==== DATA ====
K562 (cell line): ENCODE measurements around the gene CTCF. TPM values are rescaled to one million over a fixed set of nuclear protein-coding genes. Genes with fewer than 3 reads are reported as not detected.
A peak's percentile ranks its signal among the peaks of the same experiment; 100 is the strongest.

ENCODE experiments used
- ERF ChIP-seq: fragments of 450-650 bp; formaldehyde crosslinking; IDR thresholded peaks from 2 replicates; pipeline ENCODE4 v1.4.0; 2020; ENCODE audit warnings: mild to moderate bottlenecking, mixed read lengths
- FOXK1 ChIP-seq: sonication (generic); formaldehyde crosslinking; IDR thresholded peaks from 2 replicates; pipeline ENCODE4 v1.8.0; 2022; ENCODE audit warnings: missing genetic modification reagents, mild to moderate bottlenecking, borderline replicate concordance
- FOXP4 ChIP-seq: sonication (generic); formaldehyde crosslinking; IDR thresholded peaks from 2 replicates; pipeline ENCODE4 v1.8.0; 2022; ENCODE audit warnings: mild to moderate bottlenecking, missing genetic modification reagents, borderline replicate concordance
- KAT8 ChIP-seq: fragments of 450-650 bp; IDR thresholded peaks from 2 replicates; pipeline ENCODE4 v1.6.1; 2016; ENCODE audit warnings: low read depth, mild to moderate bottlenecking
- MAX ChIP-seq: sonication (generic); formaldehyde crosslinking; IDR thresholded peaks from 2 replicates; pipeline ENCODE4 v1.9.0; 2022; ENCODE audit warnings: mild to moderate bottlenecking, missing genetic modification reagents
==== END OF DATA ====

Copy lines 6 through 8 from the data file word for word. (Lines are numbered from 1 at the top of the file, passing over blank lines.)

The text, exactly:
- FOXP4 ChIP-seq: sonication (generic); formaldehyde crosslinking; IDR thresholded peaks from 2 replicates; pipeline ENCODE4 v1.8.0; 2022; ENCODE audit warnings: mild to moderate bottlenecking, missing genetic modification reagents, borderline replicate concordance
- KAT8 ChIP-seq: fragments of 450-650 bp; IDR thresholded peaks from 2 replicates; pipeline ENCODE4 v1.6.1; 2016; ENCODE audit warnings: low read depth, mild to moderate bottlenecking
- MAX ChIP-seq: sonication (generic); formaldehyde crosslinking; IDR thresholded peaks from 2 replicates; pipeline ENCODE4 v1.9.0; 2022; ENCODE audit warnings: mild to moderate bottlenecking, missing genetic modification reagents